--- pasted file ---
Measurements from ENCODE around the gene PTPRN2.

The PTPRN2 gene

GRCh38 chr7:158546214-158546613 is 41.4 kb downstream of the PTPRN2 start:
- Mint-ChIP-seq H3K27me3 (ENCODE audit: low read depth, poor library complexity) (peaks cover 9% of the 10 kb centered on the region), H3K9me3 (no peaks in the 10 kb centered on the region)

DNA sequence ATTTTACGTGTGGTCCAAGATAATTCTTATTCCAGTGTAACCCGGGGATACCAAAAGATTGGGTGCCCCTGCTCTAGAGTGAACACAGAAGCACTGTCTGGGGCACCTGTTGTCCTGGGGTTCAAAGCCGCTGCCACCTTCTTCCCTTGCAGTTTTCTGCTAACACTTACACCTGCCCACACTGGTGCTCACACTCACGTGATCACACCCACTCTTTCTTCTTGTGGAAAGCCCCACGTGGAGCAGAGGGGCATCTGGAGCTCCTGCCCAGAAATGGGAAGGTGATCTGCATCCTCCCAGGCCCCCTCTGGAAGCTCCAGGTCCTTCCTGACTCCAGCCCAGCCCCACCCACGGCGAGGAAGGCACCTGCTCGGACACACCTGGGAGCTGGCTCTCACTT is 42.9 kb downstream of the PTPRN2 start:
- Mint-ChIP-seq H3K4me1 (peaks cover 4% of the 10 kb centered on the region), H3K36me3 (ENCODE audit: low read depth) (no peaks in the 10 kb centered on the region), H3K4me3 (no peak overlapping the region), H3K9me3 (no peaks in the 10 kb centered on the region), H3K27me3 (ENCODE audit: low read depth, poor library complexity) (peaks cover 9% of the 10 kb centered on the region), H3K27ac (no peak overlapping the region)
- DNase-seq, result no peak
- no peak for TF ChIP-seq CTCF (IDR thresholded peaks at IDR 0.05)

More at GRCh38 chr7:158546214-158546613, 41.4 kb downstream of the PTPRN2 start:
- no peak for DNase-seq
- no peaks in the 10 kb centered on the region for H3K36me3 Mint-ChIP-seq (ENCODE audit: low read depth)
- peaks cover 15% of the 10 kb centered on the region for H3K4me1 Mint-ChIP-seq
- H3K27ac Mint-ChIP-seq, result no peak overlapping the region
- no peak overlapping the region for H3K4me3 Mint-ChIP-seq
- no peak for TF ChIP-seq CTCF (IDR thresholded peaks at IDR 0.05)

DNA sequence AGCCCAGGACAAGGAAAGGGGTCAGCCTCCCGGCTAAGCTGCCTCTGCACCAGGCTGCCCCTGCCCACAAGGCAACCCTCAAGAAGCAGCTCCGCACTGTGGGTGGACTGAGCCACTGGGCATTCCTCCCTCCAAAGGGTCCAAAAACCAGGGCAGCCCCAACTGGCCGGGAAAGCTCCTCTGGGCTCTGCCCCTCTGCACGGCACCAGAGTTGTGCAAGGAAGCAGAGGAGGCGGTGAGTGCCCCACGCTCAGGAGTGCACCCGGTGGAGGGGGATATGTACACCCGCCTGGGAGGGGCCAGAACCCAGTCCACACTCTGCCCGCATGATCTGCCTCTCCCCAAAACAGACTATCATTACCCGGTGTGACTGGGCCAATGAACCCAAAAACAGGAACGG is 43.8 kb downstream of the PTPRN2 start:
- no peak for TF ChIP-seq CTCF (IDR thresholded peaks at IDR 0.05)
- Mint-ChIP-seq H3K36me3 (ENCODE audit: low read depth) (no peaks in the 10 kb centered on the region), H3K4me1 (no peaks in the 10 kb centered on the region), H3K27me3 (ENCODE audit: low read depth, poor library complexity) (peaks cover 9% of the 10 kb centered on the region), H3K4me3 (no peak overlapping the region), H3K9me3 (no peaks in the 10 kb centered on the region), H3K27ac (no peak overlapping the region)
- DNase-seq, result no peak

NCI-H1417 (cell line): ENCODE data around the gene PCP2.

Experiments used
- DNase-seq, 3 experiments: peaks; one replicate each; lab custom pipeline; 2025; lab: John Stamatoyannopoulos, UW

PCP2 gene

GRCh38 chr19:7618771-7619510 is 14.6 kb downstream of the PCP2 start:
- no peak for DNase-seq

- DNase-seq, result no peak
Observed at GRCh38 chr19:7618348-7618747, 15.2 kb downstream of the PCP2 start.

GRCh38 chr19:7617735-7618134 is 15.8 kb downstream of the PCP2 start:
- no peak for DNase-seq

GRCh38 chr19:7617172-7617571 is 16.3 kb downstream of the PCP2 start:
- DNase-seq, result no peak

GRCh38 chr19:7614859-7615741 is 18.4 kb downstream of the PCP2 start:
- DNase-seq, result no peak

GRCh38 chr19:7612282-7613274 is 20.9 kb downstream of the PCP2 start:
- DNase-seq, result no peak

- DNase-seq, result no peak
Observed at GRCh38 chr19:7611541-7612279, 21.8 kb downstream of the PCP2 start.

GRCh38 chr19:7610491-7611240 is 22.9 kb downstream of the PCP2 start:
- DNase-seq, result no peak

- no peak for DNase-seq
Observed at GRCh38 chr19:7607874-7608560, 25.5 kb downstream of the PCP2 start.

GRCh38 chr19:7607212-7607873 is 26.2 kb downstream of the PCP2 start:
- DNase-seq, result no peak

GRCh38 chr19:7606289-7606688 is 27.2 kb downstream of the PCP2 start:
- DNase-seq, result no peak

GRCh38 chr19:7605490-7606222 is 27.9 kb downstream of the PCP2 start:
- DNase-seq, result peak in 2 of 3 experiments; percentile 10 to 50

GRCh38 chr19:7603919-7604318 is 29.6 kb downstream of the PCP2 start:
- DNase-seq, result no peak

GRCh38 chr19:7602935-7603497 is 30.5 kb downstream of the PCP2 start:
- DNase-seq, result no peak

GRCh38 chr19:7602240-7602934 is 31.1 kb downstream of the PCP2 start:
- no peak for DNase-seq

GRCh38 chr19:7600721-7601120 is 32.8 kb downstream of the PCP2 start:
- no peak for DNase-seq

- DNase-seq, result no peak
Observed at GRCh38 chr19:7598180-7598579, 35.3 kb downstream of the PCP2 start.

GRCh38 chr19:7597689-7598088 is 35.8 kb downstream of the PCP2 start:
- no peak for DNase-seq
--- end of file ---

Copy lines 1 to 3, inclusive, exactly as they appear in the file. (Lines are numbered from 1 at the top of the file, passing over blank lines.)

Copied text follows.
Measurements from ENCODE around the gene PTPRN2.

The PTPRN2 gene

GRCh38 chr7:158546214-158546613 is 41.4 kb downstream of the PTPRN2 start: